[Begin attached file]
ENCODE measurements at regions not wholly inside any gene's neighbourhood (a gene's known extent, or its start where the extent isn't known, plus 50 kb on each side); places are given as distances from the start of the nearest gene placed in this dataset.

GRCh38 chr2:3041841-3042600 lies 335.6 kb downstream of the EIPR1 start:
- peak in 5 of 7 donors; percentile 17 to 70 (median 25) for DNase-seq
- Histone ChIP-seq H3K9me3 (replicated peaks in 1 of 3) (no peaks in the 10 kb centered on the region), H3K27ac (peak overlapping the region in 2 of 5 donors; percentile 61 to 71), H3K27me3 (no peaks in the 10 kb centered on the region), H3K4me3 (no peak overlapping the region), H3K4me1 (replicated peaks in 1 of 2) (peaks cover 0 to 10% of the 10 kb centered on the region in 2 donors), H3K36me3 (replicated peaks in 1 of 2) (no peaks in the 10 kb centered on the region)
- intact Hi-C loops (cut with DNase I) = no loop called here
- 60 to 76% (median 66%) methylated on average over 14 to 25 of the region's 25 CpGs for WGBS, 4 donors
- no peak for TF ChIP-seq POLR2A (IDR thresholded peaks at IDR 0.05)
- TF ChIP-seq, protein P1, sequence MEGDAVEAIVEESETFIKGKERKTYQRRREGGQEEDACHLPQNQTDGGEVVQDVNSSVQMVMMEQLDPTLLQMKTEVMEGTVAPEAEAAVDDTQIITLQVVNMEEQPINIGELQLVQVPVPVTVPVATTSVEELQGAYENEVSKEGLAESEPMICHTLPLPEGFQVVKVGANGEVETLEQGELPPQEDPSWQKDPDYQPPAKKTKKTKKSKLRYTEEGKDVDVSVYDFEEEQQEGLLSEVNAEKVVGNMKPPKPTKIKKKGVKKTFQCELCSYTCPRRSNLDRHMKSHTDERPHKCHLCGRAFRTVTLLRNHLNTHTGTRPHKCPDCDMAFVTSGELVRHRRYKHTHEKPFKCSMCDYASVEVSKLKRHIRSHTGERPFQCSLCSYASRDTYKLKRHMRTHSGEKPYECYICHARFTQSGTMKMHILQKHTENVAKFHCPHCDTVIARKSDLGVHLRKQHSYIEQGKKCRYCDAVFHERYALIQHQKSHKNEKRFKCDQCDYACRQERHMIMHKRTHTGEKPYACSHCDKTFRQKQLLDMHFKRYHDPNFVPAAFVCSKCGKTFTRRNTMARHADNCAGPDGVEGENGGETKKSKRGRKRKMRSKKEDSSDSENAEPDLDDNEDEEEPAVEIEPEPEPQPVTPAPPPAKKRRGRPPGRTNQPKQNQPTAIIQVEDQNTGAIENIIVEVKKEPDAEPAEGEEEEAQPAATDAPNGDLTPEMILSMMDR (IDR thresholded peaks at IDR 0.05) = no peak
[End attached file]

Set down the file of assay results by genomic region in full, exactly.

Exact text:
ENCODE measurements at regions not wholly inside any gene's neighbourhood (a gene's known extent, or its start where the extent isn't known, plus 50 kb on each side); places are given as distances from the start of the nearest gene placed in this dataset.

GRCh38 chr2:3041841-3042600 lies 335.6 kb downstream of the EIPR1 start:
- peak in 5 of 7 donors; percentile 17 to 70 (median 25) for DNase-seq
- Histone ChIP-seq H3K9me3 (replicated peaks in 1 of 3) (no peaks in the 10 kb centered on the region), H3K27ac (peak overlapping the region in 2 of 5 donors; percentile 61 to 71), H3K27me3 (no peaks in the 10 kb centered on the region), H3K4me3 (no peak overlapping the region), H3K4me1 (replicated peaks in 1 of 2) (peaks cover 0 to 10% of the 10 kb centered on the region in 2 donors), H3K36me3 (replicated peaks in 1 of 2) (no peaks in the 10 kb centered on the region)
- intact Hi-C loops (cut with DNase I) = no loop called here
- 60 to 76% (median 66%) methylated on average over 14 to 25 of the region's 25 CpGs for WGBS, 4 donors
- no peak for TF ChIP-seq POLR2A (IDR thresholded peaks at IDR 0.05)
- TF ChIP-seq, protein P1, sequence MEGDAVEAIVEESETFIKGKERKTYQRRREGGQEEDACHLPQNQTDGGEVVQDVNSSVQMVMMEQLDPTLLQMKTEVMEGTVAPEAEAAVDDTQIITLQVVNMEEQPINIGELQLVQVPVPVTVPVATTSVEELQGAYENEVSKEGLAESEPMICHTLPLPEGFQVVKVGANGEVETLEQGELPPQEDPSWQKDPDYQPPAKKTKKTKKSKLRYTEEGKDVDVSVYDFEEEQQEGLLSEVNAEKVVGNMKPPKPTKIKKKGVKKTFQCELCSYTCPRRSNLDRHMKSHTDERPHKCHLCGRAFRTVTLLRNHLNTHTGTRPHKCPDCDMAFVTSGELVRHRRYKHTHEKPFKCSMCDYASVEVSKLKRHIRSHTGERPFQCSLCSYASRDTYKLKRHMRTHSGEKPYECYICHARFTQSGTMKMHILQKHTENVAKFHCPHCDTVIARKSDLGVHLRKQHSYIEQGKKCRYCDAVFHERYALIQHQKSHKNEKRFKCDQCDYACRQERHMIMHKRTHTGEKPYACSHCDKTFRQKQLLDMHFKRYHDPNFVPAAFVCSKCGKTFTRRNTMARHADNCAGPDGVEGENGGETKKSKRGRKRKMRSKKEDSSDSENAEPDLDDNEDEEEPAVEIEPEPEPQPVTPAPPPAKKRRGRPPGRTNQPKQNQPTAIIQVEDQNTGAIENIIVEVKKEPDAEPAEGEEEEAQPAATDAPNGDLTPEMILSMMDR (IDR thresholded peaks at IDR 0.05) = no peak